Eastern Region marks PANAFEST, Emancipation Day - Youth urged to tell African story

BY: Pacome Emmanuel Damalie
Mr Frederick Adjei-Rudolph — Eastern Regional  Manager of Ghana Tourism Authority
Mr Frederick Adjei-Rudolph — Eastern Regional Manager of Ghana Tourism Authority

The Eastern Regional Manager of the Ghana Tourism Authority (GTA), Mr Fredrick Adjei-Rudolph, has urged the youth not to shy away from Africa’s history but propagate it to advance the good image of Ghana and Africa.

He said it would be an error for Africans to allow the West to tell Africa’s story, as the West did not have the experiential knowledge of what the history was.

"This is the time to reclaim our rights as Africans and tell our own story; we must weave our own narrative and tell our African stories as Africans. The West cannot tell our story for us; we must tell our own story,” he said.

At a media engagement last Friday to commemorate this year's Pan-African Historical Theatre Festival (PANAFEST) and Emancipation Day in the Eastern Region, Mr Adjei-Rudolph explained that the stories told about Ghana and Africa had the ability to drive the tourism industry of the Eastern Region and the country at large to become the number one contributor to Ghana's Gross Domestic Product (GDP), as targeted by the GTA, as they encourage international and domestic tourists to visit historical places.

Health security, appeal

Mr Adjei-Rudolph said the PANAFEST and Emancipation Day was being marked on two different themes aimed at telling Africa’s different stories in the wake of the COVID-19 pandemic ravaging the world.

PANAFEST, which has as its theme: "Securing the African Family: Our Health, Our Wealth and Our Soul", focused on the security of Ghana and Africa against the raging COVID-19 that has entered its third wave across the world.

 Emancipation Day was on the theme: "Reclaiming Our Right to Weave Our Own Narrative", to tell the African history to the world.

He said the themes were "even more appropriate at these very difficult times when the whole world is bedeviled with the devastating effect of the COVID-19 pandemic".

He added that the celebration represented the time to secure the African continent from global politics that had characterised the production and distribution of COVID-19 vaccines.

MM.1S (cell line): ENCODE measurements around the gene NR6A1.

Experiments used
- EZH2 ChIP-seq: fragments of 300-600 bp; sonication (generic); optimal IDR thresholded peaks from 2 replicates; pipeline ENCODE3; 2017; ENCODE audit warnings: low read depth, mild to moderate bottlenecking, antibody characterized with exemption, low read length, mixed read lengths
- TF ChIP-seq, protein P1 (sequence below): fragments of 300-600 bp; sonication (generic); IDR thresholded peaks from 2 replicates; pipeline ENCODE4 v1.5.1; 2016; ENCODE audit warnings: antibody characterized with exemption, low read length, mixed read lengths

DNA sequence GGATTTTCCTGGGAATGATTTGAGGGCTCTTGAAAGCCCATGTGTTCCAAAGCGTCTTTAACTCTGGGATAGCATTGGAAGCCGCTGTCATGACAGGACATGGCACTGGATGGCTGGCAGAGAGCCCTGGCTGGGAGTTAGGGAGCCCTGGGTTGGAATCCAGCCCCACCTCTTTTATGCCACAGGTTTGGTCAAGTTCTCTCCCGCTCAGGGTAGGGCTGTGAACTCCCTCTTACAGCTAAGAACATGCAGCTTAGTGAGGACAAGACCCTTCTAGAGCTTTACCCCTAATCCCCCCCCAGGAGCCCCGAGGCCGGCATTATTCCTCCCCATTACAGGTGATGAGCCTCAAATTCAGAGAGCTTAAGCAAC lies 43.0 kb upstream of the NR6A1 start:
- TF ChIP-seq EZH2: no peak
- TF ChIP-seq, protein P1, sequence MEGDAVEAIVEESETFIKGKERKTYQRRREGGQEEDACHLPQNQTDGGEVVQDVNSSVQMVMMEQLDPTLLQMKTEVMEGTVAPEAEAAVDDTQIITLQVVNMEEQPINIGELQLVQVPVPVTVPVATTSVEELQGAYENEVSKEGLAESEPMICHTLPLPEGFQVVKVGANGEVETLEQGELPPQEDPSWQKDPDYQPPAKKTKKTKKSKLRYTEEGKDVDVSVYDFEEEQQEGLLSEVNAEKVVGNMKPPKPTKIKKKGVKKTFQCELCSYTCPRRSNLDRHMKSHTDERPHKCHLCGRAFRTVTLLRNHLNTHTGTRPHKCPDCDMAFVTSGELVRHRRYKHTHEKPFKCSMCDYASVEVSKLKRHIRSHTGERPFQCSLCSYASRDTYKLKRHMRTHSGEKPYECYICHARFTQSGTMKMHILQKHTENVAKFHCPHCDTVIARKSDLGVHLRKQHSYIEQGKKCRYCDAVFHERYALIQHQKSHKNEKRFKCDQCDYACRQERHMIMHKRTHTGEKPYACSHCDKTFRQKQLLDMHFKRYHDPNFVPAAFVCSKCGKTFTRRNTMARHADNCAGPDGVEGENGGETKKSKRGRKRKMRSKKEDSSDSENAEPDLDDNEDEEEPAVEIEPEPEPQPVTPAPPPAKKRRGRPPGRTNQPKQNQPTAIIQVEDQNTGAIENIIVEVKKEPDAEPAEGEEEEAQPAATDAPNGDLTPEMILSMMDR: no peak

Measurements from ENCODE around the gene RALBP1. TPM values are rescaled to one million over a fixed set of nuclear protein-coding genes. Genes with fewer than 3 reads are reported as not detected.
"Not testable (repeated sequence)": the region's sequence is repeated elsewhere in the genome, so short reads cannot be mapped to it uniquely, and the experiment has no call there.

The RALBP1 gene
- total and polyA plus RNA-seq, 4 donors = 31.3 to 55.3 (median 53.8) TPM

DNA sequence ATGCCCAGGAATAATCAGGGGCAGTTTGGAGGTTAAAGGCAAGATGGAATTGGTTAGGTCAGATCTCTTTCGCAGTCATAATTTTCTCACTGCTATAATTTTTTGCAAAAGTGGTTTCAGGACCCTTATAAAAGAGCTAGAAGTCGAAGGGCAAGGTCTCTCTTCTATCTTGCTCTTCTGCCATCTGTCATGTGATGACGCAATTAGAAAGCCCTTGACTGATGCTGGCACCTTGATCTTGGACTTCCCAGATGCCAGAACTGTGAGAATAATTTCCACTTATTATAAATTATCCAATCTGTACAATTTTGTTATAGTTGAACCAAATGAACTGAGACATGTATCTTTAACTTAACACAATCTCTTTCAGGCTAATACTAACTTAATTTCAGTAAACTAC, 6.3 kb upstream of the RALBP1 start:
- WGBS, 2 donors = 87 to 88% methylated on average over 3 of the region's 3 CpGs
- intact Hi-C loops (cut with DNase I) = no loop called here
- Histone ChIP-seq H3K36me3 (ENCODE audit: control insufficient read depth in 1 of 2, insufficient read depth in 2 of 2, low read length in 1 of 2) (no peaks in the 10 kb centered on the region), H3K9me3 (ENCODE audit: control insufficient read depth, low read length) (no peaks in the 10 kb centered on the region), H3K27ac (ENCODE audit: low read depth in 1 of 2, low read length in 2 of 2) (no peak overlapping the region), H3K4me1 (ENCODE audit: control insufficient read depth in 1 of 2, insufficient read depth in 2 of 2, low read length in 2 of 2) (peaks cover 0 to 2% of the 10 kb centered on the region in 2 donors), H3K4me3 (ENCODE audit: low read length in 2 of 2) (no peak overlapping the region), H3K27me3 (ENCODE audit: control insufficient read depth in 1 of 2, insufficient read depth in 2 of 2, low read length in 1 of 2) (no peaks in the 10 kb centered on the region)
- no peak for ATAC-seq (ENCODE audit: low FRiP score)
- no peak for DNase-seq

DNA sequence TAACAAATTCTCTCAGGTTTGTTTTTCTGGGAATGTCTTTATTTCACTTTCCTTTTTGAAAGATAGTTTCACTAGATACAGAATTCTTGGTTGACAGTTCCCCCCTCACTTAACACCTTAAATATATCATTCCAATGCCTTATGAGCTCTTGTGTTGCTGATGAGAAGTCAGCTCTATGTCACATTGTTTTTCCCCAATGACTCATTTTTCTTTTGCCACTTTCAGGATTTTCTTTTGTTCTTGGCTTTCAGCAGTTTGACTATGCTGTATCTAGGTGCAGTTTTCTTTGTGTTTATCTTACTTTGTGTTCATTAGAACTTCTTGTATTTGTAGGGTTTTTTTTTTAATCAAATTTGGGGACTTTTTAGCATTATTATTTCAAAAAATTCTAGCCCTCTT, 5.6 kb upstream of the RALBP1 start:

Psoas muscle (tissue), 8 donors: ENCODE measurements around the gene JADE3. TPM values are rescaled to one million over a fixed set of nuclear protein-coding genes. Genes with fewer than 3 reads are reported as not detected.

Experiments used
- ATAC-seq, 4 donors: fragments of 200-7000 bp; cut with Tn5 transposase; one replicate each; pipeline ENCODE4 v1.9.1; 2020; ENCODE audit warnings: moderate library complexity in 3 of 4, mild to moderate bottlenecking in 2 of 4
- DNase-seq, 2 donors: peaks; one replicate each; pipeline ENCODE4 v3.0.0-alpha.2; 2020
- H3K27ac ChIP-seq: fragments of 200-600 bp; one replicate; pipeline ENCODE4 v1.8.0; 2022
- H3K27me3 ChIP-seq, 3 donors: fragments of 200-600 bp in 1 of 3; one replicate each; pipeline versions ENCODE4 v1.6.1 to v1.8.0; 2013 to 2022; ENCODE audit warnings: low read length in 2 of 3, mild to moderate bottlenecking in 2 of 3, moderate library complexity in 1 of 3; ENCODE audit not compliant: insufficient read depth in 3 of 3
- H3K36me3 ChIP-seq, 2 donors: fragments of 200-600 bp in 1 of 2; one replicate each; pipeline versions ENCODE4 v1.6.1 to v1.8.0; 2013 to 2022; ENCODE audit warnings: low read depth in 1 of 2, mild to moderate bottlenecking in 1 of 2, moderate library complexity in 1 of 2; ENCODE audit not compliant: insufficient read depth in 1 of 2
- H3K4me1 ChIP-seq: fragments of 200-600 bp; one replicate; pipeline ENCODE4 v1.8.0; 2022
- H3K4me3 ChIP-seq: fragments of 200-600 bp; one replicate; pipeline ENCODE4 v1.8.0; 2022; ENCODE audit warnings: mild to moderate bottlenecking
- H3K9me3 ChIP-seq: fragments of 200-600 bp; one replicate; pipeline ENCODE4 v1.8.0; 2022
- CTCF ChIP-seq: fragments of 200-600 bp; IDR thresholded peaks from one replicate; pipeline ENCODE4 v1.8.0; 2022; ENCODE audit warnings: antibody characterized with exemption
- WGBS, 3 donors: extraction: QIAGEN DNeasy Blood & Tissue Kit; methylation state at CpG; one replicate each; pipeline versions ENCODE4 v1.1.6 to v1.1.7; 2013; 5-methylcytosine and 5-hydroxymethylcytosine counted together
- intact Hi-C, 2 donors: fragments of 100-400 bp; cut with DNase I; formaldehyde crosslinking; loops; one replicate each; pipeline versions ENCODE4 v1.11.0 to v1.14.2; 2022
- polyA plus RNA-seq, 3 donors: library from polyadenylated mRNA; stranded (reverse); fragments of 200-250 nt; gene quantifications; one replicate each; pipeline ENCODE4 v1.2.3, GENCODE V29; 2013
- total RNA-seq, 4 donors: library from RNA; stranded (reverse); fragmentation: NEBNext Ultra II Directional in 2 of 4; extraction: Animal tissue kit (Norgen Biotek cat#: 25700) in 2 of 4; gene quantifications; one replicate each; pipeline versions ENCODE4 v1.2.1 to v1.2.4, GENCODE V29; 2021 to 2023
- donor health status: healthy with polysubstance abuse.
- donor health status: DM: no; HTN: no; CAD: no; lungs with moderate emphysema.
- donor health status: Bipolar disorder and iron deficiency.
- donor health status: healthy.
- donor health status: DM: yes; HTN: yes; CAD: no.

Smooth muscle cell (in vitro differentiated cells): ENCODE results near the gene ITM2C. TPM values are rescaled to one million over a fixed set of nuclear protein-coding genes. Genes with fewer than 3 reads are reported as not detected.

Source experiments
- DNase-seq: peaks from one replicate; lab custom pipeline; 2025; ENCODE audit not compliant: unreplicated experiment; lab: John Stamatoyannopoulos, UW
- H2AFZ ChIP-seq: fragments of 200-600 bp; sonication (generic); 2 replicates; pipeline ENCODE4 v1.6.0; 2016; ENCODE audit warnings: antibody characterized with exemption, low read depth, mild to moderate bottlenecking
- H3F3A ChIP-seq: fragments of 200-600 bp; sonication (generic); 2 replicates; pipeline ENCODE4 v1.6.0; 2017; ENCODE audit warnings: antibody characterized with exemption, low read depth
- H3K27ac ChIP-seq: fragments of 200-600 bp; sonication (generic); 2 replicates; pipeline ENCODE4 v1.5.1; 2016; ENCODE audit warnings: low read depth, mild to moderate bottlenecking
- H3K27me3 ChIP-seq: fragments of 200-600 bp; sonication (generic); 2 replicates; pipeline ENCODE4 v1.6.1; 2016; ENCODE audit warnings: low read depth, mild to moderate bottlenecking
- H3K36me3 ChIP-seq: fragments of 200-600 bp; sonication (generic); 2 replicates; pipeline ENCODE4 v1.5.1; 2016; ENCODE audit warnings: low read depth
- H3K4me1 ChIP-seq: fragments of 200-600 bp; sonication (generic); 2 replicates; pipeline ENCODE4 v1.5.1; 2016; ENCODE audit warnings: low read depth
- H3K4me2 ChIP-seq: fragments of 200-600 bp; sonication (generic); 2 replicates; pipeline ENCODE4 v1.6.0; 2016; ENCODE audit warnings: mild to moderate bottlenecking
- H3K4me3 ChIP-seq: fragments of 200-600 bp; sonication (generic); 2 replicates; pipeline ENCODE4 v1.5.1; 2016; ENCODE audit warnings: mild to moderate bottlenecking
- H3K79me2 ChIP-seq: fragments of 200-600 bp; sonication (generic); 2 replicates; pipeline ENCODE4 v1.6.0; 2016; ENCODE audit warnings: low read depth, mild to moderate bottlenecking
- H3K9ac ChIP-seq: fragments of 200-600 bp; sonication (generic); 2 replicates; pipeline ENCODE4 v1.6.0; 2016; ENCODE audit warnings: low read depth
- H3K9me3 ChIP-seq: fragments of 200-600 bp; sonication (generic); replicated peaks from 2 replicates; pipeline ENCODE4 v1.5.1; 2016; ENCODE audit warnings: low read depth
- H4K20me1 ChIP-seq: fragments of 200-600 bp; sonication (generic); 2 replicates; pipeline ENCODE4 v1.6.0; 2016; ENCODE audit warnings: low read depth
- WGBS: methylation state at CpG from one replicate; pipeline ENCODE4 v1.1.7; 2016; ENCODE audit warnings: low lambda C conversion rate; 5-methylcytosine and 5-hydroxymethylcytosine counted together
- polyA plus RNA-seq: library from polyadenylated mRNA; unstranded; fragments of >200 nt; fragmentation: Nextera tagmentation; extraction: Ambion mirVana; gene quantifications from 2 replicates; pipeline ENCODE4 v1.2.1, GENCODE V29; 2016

"This is the time to secure the African continent from the global politics that has characterised the production and distribution of COVID-19 vaccines. We must secure our health needs as Africans; we must secure our wealth needs as Africans and secure our soul as Africans," he said.

The Eastern Regional Director of the GTA appealed to the youth not to continue dwelling on the past but leverage it to build a better Ghana and Africa.

"As youth and new generation of Africa, we cannot continue to just dwell on the past but leverage it and look forward to building an Africa better that we found it. We have the responsibility to aspire to build an Africa of love, equality and, most especially, security for ourselves and generations unborn," he said.

Honour, background

This year's PANAFEST and Emancipation Day honoured the memories of heroes such as Osagyefo Dr Kwame Nkrumah, Dr Edward Burghart Du Bois, Dr George Padmore and other great ancestors who have built on Pan-African ideals and the liberation of the African continent.

PANAFEST has been a biennial celebration in Ghana for Africans and people of African descent since 1992 to promote and enhance unity, Pan-Africanism and the development of the African continent.

It has been celebrated over the years to mark the strength and resilience of African culture and the achievements of Africans, in spite of the TransAtlantic Slave Trade and its aftermath.

It was designed to help Africans to reconnect with their strengths and thus get inspired to eternal vigilance, rededicate themselves to fully assume the reins of their own destiny in recognition of the lessons of history.   

Emancipation Day, on the other hand, has been a national and annual event to commemorate the resilience and liberation of African people in the Diaspora against enslavement and the violation of their human rights.

It was originally celebrated in the Caribbean to commemorate the final abolition of chattel slavery in the British colonies on August 1, 1834.

However, it has been on Ghana’s tourism calendar since 1998 when it became the first African country to re-affirm its status as the gateway to the homeland of Africans in the Diaspora.